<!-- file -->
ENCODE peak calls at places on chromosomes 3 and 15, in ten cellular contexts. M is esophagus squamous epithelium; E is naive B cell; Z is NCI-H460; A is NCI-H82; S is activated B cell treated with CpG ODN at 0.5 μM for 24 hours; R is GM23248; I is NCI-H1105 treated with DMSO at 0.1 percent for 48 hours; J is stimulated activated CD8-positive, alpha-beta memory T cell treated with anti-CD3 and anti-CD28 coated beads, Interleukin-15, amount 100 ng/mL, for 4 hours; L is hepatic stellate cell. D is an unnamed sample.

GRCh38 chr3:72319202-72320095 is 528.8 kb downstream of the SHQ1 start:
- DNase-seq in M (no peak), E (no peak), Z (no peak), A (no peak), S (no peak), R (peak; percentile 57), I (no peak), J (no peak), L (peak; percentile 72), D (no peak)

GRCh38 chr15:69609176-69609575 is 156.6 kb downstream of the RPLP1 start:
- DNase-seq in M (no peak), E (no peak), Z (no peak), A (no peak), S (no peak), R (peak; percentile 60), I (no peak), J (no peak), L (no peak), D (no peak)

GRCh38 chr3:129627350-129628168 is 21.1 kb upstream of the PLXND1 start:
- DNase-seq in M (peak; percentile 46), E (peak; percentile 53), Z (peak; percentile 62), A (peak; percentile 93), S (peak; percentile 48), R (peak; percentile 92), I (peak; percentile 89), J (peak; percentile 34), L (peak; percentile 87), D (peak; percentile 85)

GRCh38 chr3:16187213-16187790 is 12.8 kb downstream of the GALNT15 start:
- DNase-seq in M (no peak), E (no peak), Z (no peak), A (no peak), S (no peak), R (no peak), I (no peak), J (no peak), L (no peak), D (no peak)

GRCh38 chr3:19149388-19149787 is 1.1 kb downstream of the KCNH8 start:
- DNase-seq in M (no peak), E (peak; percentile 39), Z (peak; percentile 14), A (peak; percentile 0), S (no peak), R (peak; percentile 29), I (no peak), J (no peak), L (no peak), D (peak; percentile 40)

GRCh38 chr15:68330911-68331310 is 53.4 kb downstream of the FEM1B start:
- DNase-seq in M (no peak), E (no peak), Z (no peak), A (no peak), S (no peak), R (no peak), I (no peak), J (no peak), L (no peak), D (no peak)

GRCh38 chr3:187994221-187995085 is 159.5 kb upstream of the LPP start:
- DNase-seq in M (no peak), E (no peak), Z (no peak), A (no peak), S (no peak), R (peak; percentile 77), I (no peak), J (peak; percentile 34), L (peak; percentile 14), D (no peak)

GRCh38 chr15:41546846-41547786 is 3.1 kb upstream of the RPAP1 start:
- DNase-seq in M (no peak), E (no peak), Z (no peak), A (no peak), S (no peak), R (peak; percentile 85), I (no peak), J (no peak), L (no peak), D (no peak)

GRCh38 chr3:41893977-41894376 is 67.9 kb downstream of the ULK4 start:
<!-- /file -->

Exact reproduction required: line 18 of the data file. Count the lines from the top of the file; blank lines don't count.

GRCh38 chr3:41893977-41894376 is 67.9 kb downstream of the ULK4 start: